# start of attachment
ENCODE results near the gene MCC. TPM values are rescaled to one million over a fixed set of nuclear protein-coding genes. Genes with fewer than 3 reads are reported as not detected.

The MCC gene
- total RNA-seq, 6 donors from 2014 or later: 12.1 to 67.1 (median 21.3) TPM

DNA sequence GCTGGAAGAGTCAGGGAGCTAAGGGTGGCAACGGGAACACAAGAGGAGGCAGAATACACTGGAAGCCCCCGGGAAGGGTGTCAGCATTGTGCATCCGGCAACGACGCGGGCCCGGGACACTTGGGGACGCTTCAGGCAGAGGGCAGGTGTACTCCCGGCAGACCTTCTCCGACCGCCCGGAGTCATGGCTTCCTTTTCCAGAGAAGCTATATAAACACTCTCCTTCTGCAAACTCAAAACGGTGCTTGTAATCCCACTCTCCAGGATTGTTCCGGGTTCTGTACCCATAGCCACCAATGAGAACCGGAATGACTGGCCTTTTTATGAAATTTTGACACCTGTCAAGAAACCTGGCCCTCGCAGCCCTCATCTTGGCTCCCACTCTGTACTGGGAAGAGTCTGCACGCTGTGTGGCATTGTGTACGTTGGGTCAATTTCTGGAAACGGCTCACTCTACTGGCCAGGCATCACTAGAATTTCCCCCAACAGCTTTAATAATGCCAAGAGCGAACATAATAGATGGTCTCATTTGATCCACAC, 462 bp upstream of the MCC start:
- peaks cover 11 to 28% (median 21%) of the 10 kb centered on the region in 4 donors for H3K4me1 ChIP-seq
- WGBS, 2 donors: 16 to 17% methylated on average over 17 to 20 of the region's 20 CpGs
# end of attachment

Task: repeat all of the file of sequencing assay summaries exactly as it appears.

ENCODE results near the gene MCC. TPM values are rescaled to one million over a fixed set of nuclear protein-coding genes. Genes with fewer than 3 reads are reported as not detected.

The MCC gene
- total RNA-seq, 6 donors from 2014 or later: 12.1 to 67.1 (median 21.3) TPM

DNA sequence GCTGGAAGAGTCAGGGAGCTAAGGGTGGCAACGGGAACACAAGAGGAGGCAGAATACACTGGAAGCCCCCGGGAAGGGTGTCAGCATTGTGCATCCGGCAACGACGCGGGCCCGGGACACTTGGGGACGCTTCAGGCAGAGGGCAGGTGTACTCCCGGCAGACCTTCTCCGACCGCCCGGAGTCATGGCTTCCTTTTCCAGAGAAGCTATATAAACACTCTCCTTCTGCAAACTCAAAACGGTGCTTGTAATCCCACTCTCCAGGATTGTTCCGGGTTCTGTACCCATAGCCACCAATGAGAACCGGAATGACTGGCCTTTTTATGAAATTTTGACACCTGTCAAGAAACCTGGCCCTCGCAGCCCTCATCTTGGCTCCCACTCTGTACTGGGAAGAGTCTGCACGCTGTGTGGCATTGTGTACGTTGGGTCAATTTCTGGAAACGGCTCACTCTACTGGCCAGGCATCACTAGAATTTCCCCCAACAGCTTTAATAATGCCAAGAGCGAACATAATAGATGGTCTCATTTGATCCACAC, 462 bp upstream of the MCC start:
- peaks cover 11 to 28% (median 21%) of the 10 kb centered on the region in 4 donors for H3K4me1 ChIP-seq
- WGBS, 2 donors: 16 to 17% methylated on average over 17 to 20 of the region's 20 CpGs